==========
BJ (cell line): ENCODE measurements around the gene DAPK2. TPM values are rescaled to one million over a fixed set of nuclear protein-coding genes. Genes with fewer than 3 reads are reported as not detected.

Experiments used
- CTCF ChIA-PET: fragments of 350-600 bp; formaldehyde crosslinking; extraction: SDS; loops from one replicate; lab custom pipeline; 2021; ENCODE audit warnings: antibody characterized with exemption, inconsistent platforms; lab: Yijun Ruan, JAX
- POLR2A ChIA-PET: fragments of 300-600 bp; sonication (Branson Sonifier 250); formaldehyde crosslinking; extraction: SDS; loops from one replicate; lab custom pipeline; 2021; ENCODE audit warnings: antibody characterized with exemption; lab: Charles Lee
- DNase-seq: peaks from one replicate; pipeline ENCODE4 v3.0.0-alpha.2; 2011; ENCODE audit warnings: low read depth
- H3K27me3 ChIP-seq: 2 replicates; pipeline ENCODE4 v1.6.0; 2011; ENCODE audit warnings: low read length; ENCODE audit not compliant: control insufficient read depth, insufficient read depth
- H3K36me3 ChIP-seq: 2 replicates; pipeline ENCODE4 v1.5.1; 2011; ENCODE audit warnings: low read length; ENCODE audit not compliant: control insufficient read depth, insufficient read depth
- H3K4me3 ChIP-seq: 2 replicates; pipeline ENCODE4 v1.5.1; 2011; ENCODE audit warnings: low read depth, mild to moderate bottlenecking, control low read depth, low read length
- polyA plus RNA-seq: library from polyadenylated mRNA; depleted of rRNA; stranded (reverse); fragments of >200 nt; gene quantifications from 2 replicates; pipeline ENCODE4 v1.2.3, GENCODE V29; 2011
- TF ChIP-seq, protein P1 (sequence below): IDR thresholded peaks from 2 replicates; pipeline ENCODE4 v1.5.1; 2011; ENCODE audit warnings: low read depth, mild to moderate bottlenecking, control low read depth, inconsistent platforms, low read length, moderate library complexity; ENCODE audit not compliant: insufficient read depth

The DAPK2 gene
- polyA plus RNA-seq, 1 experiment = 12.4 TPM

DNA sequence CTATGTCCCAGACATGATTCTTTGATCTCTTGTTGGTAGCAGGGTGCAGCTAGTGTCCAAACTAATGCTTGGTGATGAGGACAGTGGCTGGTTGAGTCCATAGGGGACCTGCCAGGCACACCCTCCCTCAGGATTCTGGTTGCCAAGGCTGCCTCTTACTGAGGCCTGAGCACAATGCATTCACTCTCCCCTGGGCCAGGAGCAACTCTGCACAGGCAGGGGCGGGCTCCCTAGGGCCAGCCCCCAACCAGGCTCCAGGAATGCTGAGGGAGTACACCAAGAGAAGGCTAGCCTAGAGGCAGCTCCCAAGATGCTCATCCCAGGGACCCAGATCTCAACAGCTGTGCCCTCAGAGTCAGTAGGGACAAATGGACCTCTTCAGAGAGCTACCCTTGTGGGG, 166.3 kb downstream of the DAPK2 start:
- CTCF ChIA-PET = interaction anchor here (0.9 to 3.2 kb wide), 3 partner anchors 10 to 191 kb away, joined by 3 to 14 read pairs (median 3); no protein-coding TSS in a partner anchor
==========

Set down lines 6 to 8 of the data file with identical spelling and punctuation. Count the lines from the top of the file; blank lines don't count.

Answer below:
- H3K27me3 ChIP-seq: 2 replicates; pipeline ENCODE4 v1.6.0; 2011; ENCODE audit warnings: low read length; ENCODE audit not compliant: control insufficient read depth, insufficient read depth
- H3K36me3 ChIP-seq: 2 replicates; pipeline ENCODE4 v1.5.1; 2011; ENCODE audit warnings: low read length; ENCODE audit not compliant: control insufficient read depth, insufficient read depth
- H3K4me3 ChIP-seq: 2 replicates; pipeline ENCODE4 v1.5.1; 2011; ENCODE audit warnings: low read depth, mild to moderate bottlenecking, control low read depth, low read length